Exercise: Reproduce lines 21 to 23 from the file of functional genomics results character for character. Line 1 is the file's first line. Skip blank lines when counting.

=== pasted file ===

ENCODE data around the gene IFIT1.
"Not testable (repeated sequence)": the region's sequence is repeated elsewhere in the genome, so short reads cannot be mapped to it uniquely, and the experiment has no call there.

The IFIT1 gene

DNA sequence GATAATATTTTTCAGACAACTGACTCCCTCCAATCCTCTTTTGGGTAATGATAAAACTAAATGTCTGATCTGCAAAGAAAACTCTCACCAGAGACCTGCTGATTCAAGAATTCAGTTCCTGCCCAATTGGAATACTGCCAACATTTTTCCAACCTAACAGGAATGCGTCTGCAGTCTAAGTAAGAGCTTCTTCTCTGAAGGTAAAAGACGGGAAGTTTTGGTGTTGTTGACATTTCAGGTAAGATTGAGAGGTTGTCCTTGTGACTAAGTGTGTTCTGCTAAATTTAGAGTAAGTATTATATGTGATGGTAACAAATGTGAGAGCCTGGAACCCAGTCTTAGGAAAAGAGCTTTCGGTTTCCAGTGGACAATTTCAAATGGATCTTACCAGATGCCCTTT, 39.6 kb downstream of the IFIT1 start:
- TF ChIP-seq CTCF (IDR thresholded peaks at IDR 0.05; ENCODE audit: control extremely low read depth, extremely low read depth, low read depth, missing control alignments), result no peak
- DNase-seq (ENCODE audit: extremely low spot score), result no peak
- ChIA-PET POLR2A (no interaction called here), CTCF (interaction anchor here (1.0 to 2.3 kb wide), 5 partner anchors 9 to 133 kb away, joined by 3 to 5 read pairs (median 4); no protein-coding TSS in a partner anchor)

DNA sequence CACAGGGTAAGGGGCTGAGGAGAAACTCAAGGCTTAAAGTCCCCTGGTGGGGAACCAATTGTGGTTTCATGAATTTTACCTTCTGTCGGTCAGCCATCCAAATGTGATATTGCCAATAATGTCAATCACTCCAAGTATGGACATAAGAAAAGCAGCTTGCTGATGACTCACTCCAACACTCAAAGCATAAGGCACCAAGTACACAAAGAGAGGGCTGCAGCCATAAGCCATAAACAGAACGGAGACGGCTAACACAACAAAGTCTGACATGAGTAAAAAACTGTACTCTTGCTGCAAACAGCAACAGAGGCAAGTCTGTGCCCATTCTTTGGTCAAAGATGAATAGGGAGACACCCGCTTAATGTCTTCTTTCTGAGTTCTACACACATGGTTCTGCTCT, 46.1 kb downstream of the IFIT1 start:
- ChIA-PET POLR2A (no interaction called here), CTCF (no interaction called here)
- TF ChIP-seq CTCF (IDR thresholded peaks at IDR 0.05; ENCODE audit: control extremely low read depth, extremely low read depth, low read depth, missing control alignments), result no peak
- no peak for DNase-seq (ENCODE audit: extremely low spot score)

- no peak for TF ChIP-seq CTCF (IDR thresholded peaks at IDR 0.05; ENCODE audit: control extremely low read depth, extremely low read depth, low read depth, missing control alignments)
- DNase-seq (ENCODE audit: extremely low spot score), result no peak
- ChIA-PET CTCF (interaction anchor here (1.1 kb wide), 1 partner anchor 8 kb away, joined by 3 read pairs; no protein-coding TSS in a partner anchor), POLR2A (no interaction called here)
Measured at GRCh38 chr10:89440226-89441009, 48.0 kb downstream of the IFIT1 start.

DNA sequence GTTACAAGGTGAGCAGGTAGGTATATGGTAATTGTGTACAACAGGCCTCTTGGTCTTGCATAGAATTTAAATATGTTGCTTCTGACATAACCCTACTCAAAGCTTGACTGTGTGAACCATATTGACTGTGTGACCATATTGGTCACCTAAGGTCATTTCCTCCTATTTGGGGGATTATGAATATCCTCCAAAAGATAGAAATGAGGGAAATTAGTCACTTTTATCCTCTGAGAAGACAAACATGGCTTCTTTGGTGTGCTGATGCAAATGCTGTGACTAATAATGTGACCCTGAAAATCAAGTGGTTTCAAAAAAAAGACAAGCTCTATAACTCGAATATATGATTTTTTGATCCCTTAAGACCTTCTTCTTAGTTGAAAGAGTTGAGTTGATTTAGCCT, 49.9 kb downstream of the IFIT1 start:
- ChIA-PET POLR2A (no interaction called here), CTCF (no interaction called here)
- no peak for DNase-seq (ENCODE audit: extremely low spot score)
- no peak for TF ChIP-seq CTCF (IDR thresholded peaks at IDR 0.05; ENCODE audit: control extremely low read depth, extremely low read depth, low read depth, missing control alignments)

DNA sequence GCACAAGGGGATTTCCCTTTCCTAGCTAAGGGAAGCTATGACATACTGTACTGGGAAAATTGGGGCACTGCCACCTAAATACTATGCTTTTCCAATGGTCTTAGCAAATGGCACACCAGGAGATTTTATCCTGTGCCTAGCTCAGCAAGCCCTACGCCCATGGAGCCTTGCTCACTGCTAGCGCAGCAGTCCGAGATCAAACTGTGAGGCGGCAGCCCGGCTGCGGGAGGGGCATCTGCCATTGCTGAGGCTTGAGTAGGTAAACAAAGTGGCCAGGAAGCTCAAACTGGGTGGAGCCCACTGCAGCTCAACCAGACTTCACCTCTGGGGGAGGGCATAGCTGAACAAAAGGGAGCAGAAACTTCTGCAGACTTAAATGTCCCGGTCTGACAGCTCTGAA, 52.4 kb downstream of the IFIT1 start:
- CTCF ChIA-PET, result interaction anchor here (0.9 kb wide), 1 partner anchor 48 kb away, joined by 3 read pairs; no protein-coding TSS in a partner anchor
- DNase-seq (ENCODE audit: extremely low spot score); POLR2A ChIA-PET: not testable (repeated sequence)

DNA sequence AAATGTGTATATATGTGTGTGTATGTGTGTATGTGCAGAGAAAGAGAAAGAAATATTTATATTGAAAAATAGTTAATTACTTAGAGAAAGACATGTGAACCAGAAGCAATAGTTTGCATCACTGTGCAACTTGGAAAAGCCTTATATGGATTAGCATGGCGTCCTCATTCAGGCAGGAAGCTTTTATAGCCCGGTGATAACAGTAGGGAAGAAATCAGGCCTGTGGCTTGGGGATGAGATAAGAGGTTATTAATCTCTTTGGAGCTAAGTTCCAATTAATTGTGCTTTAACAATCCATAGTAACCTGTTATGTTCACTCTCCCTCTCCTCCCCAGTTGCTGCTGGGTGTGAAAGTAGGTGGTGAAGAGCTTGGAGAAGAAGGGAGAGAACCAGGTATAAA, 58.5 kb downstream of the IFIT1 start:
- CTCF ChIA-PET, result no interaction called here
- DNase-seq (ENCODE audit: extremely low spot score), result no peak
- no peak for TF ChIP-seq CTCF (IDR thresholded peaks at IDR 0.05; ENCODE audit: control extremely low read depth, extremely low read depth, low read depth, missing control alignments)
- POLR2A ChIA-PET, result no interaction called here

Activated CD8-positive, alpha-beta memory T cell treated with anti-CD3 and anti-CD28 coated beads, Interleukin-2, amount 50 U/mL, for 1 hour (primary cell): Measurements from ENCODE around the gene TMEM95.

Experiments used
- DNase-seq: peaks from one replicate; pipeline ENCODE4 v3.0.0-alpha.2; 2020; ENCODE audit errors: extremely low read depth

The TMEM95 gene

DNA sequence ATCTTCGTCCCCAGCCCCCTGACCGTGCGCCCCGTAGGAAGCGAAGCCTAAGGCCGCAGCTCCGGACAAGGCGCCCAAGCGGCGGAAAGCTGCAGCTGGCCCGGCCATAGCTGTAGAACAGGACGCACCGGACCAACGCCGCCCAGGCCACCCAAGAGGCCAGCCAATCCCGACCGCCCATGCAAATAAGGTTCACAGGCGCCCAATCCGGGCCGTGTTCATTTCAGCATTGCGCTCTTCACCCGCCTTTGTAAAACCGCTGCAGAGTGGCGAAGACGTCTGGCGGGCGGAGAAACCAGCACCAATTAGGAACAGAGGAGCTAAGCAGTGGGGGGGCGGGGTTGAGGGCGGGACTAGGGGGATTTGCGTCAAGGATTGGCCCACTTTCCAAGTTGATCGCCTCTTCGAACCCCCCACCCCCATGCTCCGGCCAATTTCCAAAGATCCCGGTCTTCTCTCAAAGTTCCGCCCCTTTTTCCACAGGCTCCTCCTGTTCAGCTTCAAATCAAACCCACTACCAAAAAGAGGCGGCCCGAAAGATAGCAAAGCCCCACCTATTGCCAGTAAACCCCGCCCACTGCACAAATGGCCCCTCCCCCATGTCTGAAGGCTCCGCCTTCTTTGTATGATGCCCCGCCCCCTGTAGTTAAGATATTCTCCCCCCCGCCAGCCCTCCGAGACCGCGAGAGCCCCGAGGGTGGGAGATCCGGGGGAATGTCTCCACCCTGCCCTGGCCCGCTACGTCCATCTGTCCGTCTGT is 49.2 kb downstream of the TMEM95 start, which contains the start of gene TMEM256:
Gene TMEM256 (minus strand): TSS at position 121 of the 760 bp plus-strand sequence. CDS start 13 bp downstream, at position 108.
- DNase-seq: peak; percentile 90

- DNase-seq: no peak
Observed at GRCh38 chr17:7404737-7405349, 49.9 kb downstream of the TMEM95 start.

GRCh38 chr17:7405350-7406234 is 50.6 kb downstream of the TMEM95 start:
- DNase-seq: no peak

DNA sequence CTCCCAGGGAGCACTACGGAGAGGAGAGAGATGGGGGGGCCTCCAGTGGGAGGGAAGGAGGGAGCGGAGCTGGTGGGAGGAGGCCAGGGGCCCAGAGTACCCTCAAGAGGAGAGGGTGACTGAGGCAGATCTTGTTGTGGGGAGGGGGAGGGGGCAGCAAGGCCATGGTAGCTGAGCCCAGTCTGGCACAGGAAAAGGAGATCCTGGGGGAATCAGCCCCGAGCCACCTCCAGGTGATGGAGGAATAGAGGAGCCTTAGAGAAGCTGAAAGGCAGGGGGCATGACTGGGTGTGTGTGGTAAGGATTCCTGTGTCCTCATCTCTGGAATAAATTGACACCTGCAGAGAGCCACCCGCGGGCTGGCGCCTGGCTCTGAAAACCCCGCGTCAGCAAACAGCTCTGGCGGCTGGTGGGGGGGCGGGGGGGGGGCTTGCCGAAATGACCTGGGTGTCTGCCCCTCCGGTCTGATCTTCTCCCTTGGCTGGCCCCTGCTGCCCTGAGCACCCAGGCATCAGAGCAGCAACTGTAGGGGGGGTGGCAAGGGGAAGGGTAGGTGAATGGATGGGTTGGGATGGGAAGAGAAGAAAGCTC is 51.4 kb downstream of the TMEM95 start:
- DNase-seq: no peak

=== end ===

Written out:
- CTCF ChIA-PET, result interaction anchor here (0.9 kb wide), 1 partner anchor 48 kb away, joined by 3 read pairs; no protein-coding TSS in a partner anchor
- DNase-seq (ENCODE audit: extremely low spot score); POLR2A ChIA-PET: not testable (repeated sequence)

DNA sequence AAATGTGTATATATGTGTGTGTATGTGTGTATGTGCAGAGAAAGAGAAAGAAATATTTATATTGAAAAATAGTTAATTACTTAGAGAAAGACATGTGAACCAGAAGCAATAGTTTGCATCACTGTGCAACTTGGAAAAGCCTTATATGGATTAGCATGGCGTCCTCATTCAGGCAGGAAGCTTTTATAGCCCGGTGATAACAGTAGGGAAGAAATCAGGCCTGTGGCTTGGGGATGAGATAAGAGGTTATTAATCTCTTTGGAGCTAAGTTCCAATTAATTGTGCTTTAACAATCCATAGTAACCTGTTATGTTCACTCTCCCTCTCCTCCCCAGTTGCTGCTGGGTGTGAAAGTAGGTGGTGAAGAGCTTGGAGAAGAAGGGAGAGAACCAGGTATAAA, 58.5 kb downstream of the IFIT1 start: